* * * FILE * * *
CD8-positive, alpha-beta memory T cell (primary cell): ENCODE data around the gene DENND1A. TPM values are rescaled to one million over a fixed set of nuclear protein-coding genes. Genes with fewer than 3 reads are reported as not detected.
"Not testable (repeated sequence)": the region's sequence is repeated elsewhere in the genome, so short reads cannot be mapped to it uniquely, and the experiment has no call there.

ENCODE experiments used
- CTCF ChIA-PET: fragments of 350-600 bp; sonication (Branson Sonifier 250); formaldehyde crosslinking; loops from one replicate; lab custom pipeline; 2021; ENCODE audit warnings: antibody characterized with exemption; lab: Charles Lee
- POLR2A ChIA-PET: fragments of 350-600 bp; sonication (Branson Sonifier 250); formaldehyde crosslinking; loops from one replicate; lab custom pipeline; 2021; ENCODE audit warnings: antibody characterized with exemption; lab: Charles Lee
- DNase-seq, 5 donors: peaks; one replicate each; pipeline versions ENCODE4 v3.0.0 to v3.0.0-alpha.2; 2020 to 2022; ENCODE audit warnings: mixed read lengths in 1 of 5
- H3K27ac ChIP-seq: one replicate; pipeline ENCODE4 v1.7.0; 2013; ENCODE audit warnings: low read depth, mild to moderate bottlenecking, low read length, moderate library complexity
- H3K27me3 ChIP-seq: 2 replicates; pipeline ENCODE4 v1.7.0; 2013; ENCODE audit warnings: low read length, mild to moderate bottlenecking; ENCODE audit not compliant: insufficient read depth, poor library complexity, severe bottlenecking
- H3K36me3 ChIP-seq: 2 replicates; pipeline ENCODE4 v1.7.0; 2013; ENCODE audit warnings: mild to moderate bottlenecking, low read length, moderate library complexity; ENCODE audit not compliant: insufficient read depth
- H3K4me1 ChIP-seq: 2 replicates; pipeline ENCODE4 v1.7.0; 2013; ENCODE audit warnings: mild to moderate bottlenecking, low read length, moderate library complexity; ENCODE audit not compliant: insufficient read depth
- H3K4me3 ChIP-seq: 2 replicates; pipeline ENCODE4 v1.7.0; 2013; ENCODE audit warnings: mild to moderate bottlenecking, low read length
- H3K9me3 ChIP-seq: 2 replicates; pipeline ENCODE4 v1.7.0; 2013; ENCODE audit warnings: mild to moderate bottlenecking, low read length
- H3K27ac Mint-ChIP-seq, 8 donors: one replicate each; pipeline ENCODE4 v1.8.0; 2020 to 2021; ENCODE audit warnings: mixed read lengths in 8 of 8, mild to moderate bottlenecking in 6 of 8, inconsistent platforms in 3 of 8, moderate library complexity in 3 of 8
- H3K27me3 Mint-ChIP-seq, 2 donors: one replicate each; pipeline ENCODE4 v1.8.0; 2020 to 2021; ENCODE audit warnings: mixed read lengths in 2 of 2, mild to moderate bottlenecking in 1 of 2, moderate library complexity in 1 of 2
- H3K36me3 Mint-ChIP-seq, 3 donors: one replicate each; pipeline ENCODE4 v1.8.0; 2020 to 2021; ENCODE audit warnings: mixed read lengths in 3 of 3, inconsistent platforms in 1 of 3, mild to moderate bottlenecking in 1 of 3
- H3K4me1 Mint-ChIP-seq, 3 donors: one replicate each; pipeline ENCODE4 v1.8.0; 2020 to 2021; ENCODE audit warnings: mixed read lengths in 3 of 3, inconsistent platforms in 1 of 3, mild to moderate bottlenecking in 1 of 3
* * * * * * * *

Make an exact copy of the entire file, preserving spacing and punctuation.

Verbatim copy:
CD8-positive, alpha-beta memory T cell (primary cell): ENCODE data around the gene DENND1A. TPM values are rescaled to one million over a fixed set of nuclear protein-coding genes. Genes with fewer than 3 reads are reported as not detected.
"Not testable (repeated sequence)": the region's sequence is repeated elsewhere in the genome, so short reads cannot be mapped to it uniquely, and the experiment has no call there.

ENCODE experiments used
- CTCF ChIA-PET: fragments of 350-600 bp; sonication (Branson Sonifier 250); formaldehyde crosslinking; loops from one replicate; lab custom pipeline; 2021; ENCODE audit warnings: antibody characterized with exemption; lab: Charles Lee
- POLR2A ChIA-PET: fragments of 350-600 bp; sonication (Branson Sonifier 250); formaldehyde crosslinking; loops from one replicate; lab custom pipeline; 2021; ENCODE audit warnings: antibody characterized with exemption; lab: Charles Lee
- DNase-seq, 5 donors: peaks; one replicate each; pipeline versions ENCODE4 v3.0.0 to v3.0.0-alpha.2; 2020 to 2022; ENCODE audit warnings: mixed read lengths in 1 of 5
- H3K27ac ChIP-seq: one replicate; pipeline ENCODE4 v1.7.0; 2013; ENCODE audit warnings: low read depth, mild to moderate bottlenecking, low read length, moderate library complexity
- H3K27me3 ChIP-seq: 2 replicates; pipeline ENCODE4 v1.7.0; 2013; ENCODE audit warnings: low read length, mild to moderate bottlenecking; ENCODE audit not compliant: insufficient read depth, poor library complexity, severe bottlenecking
- H3K36me3 ChIP-seq: 2 replicates; pipeline ENCODE4 v1.7.0; 2013; ENCODE audit warnings: mild to moderate bottlenecking, low read length, moderate library complexity; ENCODE audit not compliant: insufficient read depth
- H3K4me1 ChIP-seq: 2 replicates; pipeline ENCODE4 v1.7.0; 2013; ENCODE audit warnings: mild to moderate bottlenecking, low read length, moderate library complexity; ENCODE audit not compliant: insufficient read depth
- H3K4me3 ChIP-seq: 2 replicates; pipeline ENCODE4 v1.7.0; 2013; ENCODE audit warnings: mild to moderate bottlenecking, low read length
- H3K9me3 ChIP-seq: 2 replicates; pipeline ENCODE4 v1.7.0; 2013; ENCODE audit warnings: mild to moderate bottlenecking, low read length
- H3K27ac Mint-ChIP-seq, 8 donors: one replicate each; pipeline ENCODE4 v1.8.0; 2020 to 2021; ENCODE audit warnings: mixed read lengths in 8 of 8, mild to moderate bottlenecking in 6 of 8, inconsistent platforms in 3 of 8, moderate library complexity in 3 of 8
- H3K27me3 Mint-ChIP-seq, 2 donors: one replicate each; pipeline ENCODE4 v1.8.0; 2020 to 2021; ENCODE audit warnings: mixed read lengths in 2 of 2, mild to moderate bottlenecking in 1 of 2, moderate library complexity in 1 of 2
- H3K36me3 Mint-ChIP-seq, 3 donors: one replicate each; pipeline ENCODE4 v1.8.0; 2020 to 2021; ENCODE audit warnings: mixed read lengths in 3 of 3, inconsistent platforms in 1 of 3, mild to moderate bottlenecking in 1 of 3
- H3K4me1 Mint-ChIP-seq, 3 donors: one replicate each; pipeline ENCODE4 v1.8.0; 2020 to 2021; ENCODE audit warnings: mixed read lengths in 3 of 3, inconsistent platforms in 1 of 3, mild to moderate bottlenecking in 1 of 3